How Much Revenue Would Ohio Gain, If Ohio’s 2005 Tax Reduction Act Was Rescinded For Top Incomes?

I received a prompt reply from Zach Schiller to the e-mail I sent to him yesterday as reported — Question For Policy Matters Ohio, Zach Schiller: Was Tax Data Used In Your DDN Article Incorrect?

Schiller had written in a DDN article that if Ohio’s 2005 Tax Reduction Law was modified, to reinstate the top income tax rate of 7.5% on incomes over $200,000, that Ohio would gain $375 million each year in additional revenue. I objected to this statement because I’ve been posting that that correct amount of additional revenue would much more than $375 million. I estimated the amount of reduction to be $572 million — if the top rate was applied to incomes over $340,000

I’ve written a number of posts that used the Ohio Policy statistic that incomes in excess of $340,000 received 26% of the total of tax reductions of $2.2 billion ($572 million).

Schiller pointed out my mistake. When the top rate of 7.5% is reinstated on incomes over $200,000, the Tax Reduction Act still applies to incomes less than $200,000 and these incomes will still get a 21% decrease in tax. Someone earning $250,000, for example, would pay additional tax only on the $50,000. Reinstating the top 7.5% rate would mean that for every $10,000 of income over $200,000 an additional tax of $157.50 would be required. If the 7.5% tax was reinstated, a taxable income of $250,000 would need to pay $788 in additional Ohio taxes.

In my new e-mail to Schiller, I ask for an explanation for how the $375 million was calculated. My estimate was much too large, but, it seems to me Schiller’s number is too small.  Based on an earlier Policy Matters article (p. 6 chart), it still seems to me that the accurate amount should be much greater than $375 million. I’m wondering if I’m making some other dumb mistake.  Here is the e-mail that explains my reasoning:

Zach, thanks for the reply.  You point out that in my thinking I made a fundamental error. According to Honeck’s chart, the top 1% of incomes received 26% of  the total tax reduction of $2.2 billion or $572 million.   My error was that I didn’t account for the fact that if the top rate of 7.5% for incomes in excess of $200,000 would be reinstated, then, of course this top 1% of incomes — incomes in excess of $339,000 — according to the 2005 Tax Reduction Act, would still have taxes on the first $200,000 reduced by 21%.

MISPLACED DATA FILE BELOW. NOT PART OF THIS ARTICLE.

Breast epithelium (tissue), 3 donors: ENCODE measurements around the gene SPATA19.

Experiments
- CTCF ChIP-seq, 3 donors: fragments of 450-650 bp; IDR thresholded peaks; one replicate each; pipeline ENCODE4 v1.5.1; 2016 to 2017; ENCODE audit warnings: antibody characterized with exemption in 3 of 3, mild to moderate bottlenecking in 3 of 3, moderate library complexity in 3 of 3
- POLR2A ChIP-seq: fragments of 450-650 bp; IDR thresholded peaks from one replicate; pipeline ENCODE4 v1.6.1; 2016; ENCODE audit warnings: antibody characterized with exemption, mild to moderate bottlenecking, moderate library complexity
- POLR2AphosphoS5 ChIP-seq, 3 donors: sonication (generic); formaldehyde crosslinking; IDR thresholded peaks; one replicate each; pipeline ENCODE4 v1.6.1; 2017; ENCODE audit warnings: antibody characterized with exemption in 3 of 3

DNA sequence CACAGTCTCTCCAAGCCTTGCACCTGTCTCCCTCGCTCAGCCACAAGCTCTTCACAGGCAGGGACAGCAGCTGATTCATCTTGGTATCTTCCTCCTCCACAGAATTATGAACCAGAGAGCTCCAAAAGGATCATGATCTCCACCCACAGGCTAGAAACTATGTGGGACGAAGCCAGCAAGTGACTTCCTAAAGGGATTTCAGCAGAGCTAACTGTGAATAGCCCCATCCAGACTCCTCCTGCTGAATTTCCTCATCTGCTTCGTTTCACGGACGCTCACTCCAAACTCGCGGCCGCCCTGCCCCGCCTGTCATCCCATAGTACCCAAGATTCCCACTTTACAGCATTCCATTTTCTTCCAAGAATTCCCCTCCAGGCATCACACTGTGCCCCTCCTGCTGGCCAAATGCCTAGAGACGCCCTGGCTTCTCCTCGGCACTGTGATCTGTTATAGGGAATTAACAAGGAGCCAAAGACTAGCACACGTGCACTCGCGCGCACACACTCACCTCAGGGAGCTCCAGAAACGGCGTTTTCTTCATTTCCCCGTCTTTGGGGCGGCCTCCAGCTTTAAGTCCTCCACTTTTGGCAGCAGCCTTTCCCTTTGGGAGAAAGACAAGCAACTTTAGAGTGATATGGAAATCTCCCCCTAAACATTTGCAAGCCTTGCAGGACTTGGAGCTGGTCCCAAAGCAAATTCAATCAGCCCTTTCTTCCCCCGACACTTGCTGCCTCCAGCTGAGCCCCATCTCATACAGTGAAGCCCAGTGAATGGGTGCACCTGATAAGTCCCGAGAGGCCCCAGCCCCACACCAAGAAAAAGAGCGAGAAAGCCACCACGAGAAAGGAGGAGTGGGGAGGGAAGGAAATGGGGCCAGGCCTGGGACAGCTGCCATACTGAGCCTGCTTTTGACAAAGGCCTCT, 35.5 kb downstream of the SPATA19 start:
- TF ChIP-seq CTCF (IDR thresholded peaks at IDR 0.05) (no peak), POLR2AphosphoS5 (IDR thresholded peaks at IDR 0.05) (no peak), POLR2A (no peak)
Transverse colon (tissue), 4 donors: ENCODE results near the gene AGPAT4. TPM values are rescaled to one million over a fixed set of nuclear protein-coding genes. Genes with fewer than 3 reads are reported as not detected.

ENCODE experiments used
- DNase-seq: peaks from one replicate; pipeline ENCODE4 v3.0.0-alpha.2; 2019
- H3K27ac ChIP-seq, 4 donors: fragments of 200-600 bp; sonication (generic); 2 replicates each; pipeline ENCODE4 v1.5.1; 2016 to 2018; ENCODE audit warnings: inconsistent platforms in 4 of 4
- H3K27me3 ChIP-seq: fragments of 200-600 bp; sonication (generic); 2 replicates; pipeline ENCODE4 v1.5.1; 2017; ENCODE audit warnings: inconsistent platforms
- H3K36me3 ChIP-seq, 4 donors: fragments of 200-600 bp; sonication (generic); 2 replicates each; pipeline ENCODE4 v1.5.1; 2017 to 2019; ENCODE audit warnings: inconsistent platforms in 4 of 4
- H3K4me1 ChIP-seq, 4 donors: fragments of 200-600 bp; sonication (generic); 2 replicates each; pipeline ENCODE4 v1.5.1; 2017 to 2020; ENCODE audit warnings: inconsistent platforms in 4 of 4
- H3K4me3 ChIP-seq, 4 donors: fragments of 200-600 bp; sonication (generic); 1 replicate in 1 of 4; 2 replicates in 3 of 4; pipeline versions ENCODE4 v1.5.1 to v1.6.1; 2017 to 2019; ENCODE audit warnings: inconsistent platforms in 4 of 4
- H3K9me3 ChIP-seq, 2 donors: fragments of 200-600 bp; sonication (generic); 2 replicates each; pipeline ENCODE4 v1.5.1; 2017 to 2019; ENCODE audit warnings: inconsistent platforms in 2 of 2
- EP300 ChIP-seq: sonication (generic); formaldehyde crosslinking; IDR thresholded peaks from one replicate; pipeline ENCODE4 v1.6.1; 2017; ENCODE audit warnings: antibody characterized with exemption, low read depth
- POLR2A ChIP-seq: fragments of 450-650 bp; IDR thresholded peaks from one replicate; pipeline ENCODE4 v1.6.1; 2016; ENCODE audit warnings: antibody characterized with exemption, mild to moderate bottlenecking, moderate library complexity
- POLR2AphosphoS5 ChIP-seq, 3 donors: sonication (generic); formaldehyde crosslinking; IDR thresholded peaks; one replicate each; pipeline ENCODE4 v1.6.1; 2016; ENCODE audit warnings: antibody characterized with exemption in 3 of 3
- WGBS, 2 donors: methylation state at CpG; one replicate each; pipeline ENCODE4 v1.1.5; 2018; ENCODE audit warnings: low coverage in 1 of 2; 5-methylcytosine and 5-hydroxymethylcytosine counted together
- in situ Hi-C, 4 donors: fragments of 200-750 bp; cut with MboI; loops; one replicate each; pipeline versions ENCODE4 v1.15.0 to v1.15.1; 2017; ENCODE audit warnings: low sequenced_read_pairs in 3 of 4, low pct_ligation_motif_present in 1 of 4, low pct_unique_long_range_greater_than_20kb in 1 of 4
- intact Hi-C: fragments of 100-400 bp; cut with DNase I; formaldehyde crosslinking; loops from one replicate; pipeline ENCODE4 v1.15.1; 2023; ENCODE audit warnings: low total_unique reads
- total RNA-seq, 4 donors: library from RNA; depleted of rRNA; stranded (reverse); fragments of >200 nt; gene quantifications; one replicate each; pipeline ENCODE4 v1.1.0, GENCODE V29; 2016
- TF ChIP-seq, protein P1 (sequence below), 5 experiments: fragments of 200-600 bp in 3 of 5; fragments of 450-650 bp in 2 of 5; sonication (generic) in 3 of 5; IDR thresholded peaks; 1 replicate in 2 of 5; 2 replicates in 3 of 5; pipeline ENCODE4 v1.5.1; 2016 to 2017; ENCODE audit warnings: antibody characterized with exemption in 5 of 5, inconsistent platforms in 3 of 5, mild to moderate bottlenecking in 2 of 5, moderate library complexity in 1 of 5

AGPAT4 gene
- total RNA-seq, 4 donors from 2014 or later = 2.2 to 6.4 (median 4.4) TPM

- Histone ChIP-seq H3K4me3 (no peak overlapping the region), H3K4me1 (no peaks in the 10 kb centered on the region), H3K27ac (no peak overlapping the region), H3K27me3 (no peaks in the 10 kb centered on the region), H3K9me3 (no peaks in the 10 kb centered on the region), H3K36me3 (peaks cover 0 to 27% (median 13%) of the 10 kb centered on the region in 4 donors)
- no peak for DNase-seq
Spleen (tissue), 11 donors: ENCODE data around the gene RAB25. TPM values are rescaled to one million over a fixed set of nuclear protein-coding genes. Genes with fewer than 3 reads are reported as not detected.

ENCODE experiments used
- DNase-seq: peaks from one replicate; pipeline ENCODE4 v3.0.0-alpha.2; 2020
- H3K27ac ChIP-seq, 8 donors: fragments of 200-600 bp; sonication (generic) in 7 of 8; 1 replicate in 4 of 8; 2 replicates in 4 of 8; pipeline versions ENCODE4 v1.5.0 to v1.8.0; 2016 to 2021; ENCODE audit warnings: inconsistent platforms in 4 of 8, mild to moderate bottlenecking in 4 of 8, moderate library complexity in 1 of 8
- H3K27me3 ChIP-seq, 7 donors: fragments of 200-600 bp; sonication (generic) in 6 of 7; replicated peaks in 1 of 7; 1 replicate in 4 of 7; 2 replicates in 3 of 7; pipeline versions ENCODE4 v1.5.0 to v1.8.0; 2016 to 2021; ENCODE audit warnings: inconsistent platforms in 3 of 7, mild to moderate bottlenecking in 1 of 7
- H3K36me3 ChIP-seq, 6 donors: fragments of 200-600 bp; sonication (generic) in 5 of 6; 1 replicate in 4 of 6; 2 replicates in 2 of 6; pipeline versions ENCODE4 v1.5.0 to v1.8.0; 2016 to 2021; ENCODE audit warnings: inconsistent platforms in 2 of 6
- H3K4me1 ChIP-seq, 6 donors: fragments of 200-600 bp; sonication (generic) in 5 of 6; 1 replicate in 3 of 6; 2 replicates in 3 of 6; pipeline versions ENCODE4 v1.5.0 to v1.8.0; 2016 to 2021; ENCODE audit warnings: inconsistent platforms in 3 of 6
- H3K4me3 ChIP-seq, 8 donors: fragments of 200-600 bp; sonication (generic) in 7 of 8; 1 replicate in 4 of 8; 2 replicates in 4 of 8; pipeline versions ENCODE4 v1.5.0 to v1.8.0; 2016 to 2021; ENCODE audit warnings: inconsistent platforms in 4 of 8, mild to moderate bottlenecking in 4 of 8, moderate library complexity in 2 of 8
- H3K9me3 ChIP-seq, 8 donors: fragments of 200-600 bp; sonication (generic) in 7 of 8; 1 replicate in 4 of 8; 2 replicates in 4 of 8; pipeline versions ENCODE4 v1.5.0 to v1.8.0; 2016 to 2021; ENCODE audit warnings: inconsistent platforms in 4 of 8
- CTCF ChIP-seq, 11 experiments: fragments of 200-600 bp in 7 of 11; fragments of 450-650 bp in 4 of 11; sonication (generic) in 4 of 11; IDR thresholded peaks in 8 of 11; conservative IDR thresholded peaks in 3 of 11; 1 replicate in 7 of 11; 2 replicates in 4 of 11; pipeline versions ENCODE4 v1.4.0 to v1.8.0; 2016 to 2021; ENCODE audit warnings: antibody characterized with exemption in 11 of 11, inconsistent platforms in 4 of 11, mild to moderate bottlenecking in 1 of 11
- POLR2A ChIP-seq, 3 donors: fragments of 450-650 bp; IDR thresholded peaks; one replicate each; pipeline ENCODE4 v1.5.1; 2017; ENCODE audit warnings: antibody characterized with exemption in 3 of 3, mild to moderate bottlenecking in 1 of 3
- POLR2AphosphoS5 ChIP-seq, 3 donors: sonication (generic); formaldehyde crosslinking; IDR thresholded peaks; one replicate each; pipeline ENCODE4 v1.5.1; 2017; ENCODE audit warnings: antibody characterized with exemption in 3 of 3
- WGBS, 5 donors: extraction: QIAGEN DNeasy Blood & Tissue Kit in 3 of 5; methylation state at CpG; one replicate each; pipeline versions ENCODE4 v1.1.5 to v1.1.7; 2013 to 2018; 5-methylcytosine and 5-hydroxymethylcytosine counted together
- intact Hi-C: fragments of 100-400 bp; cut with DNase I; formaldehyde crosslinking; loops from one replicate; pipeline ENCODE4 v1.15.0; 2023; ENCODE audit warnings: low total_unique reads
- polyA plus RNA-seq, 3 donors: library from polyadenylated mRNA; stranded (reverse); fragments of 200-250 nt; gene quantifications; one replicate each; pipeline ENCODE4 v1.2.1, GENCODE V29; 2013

But, it seems to me that Honeck’s chart indicates that if the 7.5% top rate would be reinstated on incomes in excess of $200,000, then a lot more than $375 million would be recouped.

Look at only that top 1% of incomes.  According to Honeck, this group starts at incomes of $339,000 and the average income for this group is $890,000.  If the top rate of 7.5% were reinstated only for this group, then, on average, the new tax would be .075 x (890,000 – 339,000) = $41,325.  The 2005 Tax Reduction Act reduced this by 21% or $8678.   So reinstating the 7.5% top rate would mean that, on average, $8678 of the  $10,273 current average tax savings for these top incomes (Honeck’s chart) — 84.5% —  would be recouped.

If 84.5% of the tax reduction for incomes in excess of $339,000 is recouped, then, according to the above, this would amount to 84.5% of $572 million or $483 million.

I think a good recommendation to the State Assembly would be that a new tax bracket be made that would reinstate the 7.5% tax rate for only this top 1% group.  The public would be much more willing to reinstate the 7.5% top rate on incomes in excess of $340,000, rather than reinstating it on all incomes in excess of $200,000.

If the 7.5% top rate would be reinstated on taxable incomes in excess of $200,000, rather than $339,000, according to Honeck’s chart, according to the reasoning above, the amount recouped would be much more than the $375 million that you cite.    (I don’t have the data to calculate how much would be recouped on incomes from $200,000 to $339,000.)

Any enlightenment you can give to all of this will be appreciated.  Thanks.

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One Response to How Much Revenue Would Ohio Gain, If Ohio’s 2005 Tax Reduction Act Was Rescinded For Top Incomes?

  1. Joe C. says:

    You’re also assuming that the higher tax would have no micro- or macroeconomic effects — i.e. static analysis.

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